'I did what I had to do': Army veteran who tackled suspected Club Q gunman shares haunting details

'I did what I had to do': Army veteran who tackled suspected Club Q gunman shares haunting details
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Retired United States Army Major Richard Fierro, who helped to tackle the 300-pound man accused of murdering five people inside Club Q in Colorado Springs, Colorado late Saturday night, spoke with CNN anchor John Berman on Monday evening's edition of Anderson Cooper 360.

Fierro, the recipient of two Bronze Stars, was at Club Q to see his daughter's friend participate in a drag performance. Her boyfriend Raymond Green Vance was among those killed in the unprovoked attack, which on Transgender Day of Remembrance marked this year's 601st mass shooting.

Fierro previously spoke at a press conference alongside Colorado Springs' Republican Mayor John Suthers on Monday afternoon, where Fierro said that he "was trying to protect my family." Fierro also told The New York Times that “I don’t know exactly what I did, I just went into combat mode," recalling that he felt that "I just know I have to kill this guy before he kills us.”

READ MORE: Iraq vet took down Club Q gunman by and a 'drag dancer stomped on him with her high heels': New York Times

During his conversation with Berman, Fierro revealed additional, visceral details:

I did what I had to do. And honestly, I didn't – I don’t care about myself at that moment. I cared about everybody that was around me and I cared, especially about my family. As soon as I got done with that guy and the cop came in, I went across the room and started first aid with my friend who was shot in the chest and the legs in the arms. And I told Joanne, stay with me. Look me in the eye. Stay with me. And I moved her head so she wouldn’t him because he was shot. And Chip was right there, her husband was reaching for her. So I put her hand in his so that they could be together. I didn’t know if they were going to make it.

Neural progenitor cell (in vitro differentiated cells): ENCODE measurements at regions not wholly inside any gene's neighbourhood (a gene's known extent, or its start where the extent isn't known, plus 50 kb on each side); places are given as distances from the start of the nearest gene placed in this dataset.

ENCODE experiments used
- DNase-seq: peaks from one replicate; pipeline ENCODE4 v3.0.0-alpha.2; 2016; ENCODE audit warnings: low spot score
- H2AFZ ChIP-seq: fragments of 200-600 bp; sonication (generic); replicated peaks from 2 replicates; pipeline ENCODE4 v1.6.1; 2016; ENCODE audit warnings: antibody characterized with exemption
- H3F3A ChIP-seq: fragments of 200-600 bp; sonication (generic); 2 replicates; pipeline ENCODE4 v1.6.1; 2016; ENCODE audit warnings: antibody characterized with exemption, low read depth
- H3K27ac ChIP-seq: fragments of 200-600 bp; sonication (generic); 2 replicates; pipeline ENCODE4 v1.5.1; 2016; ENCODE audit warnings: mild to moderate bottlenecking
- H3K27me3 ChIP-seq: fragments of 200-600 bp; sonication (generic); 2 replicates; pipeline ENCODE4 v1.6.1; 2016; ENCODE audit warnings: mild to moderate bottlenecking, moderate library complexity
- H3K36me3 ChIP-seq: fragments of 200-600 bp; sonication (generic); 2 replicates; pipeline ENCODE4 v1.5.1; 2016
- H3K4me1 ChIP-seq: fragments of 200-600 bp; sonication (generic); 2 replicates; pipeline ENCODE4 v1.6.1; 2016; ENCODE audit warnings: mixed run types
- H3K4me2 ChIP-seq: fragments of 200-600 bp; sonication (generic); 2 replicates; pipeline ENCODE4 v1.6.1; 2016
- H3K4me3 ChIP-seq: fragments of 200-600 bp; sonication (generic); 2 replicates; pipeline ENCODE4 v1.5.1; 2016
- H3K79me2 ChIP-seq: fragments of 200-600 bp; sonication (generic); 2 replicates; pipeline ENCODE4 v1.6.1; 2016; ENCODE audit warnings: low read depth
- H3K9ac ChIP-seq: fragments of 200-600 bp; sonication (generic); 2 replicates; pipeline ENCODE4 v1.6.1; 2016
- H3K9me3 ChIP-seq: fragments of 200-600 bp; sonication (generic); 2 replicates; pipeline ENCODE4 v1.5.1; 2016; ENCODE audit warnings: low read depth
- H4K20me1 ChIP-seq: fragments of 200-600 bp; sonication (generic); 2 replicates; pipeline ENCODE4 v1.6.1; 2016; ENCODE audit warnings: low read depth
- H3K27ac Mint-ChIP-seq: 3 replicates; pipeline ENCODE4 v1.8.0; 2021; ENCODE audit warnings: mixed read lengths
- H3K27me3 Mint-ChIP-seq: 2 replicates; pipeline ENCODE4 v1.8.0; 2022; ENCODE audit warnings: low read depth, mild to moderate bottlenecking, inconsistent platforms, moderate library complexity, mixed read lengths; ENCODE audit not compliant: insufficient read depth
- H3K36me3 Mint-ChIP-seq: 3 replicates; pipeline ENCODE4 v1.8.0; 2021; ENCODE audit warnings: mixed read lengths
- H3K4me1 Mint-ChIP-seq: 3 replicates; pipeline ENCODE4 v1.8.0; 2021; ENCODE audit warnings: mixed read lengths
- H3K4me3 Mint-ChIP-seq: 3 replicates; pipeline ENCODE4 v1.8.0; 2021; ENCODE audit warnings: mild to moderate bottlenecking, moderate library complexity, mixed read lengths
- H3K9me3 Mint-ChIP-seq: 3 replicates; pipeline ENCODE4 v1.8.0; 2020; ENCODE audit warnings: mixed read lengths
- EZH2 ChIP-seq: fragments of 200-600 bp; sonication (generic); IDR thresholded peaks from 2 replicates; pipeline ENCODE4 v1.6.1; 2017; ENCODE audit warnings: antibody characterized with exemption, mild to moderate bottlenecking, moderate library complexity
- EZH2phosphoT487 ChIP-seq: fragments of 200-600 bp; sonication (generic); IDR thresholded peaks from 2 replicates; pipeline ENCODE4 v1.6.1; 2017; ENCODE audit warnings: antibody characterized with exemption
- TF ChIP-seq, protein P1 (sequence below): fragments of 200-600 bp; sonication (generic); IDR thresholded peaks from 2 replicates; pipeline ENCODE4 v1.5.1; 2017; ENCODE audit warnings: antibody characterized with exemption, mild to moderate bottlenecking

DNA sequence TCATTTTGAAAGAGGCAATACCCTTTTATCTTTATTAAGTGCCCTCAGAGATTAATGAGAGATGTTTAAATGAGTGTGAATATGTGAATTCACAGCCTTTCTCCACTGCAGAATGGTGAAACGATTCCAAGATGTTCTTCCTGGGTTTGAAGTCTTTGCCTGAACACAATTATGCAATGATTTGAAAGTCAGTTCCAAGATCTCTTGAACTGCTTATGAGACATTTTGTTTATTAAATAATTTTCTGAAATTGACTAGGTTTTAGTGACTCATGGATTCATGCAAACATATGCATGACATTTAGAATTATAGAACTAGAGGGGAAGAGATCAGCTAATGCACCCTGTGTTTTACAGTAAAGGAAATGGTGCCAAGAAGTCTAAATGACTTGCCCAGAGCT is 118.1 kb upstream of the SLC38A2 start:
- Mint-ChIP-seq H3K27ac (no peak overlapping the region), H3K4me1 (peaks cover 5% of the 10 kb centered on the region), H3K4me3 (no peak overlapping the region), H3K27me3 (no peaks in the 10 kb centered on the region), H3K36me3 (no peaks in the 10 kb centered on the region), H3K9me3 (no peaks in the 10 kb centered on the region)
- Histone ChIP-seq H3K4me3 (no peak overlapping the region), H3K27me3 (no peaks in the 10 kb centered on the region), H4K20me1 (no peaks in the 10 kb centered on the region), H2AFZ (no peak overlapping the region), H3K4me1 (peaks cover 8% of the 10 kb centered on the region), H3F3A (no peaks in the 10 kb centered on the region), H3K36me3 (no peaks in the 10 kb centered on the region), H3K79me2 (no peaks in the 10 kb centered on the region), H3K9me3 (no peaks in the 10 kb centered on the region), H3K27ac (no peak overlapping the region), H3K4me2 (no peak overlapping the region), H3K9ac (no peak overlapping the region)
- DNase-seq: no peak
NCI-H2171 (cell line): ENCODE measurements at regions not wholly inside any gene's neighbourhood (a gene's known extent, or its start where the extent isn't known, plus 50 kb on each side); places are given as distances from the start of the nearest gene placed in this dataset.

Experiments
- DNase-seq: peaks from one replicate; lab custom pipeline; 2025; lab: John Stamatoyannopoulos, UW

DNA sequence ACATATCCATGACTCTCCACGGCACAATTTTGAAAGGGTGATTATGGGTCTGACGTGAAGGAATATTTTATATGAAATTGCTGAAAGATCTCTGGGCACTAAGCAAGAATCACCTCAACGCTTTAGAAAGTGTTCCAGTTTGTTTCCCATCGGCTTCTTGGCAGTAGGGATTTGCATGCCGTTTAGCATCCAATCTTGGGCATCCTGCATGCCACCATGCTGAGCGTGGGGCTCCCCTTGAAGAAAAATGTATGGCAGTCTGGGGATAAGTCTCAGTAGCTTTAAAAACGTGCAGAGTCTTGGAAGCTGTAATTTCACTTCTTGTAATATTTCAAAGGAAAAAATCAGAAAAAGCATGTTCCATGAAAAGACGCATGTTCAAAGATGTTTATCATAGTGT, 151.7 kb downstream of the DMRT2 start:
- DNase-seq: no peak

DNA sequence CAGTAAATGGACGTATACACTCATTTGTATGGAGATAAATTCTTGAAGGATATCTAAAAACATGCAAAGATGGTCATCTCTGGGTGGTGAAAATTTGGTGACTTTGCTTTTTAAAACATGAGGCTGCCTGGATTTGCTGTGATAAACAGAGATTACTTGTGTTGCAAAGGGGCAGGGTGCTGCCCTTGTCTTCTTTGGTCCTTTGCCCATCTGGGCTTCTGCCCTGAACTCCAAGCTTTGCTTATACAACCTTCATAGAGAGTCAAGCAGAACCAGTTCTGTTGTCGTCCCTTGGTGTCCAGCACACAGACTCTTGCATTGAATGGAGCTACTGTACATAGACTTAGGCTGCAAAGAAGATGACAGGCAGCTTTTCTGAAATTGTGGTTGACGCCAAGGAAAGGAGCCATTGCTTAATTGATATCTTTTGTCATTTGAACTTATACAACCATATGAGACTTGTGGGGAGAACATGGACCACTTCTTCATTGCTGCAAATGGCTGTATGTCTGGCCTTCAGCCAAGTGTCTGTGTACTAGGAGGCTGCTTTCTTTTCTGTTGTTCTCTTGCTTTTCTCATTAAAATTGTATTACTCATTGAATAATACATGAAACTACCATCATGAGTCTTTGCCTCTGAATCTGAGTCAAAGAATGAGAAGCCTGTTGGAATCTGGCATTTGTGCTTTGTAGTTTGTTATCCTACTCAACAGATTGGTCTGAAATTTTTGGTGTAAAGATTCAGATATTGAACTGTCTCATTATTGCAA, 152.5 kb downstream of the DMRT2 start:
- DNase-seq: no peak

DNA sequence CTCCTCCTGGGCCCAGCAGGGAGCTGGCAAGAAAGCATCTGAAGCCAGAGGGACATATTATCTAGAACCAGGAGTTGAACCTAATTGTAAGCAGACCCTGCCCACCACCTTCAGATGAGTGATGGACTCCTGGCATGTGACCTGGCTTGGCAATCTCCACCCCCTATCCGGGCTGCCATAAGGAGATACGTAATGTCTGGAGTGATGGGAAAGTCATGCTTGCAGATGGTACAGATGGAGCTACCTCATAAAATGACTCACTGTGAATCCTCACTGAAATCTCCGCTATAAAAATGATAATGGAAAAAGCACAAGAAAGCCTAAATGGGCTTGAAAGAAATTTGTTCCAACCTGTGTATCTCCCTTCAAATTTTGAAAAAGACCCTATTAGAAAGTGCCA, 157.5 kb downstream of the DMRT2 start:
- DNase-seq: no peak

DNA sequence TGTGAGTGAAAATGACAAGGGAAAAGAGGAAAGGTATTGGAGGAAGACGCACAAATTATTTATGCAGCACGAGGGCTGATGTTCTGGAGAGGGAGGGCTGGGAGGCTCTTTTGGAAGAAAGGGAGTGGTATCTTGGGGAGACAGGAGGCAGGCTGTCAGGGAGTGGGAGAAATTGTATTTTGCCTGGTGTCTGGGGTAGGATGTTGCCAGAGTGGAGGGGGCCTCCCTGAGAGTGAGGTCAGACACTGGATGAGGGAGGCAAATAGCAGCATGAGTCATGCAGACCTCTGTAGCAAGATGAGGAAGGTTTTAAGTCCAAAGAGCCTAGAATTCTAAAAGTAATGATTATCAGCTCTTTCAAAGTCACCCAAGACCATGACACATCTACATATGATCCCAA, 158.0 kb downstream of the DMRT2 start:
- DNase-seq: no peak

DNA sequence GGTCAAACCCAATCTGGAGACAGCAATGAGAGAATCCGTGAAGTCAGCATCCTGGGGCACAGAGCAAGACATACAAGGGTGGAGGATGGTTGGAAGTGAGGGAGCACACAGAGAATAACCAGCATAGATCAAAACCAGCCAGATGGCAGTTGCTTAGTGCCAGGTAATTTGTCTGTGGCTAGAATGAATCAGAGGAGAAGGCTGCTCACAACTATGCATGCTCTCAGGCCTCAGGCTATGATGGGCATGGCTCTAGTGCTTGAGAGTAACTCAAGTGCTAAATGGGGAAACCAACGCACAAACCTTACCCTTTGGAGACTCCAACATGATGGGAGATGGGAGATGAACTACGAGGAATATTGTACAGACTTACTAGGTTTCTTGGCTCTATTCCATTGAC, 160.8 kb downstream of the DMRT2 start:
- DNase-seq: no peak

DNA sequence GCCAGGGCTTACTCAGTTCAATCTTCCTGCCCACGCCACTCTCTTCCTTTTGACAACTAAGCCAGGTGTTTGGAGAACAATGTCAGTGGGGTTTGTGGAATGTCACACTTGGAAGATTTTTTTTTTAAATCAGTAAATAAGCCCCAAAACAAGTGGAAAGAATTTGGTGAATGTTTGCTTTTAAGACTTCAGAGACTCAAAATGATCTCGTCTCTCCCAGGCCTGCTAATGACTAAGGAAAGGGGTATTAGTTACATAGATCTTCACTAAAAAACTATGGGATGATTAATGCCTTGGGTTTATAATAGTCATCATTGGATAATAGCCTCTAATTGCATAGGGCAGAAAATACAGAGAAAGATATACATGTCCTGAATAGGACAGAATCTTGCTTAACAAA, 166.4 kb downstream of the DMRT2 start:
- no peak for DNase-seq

This, this guy, man. This whole thing was a lot. My daughter and wife should have never experienced combat in Colorado Springs and everybody in that building experienced combat that night. Not to their own accord, but because they were forced to. And I told my daughter, for me downrange it was always, 'hey, get in the next patrol, get in the next patrol, and you're done. Get over it. Get in the next patrol. They don't have that option. Nobody in that building has the option to get on the next patrol.

They have to live with this now for whenever. It’s a lot for any human, man. This kid that was helping me was kicking another human in the head. And I told him to do it. I don’t know what to do. You know, there was a beautiful, one of the other performers was walking by when the kid was getting tired of kicking. And she did, she helped him, kicked him with the high heels that she had on, and then ran because she’s probably scared. I don’t know what’s going on in there. I was trying to get people to call the police, and that was it.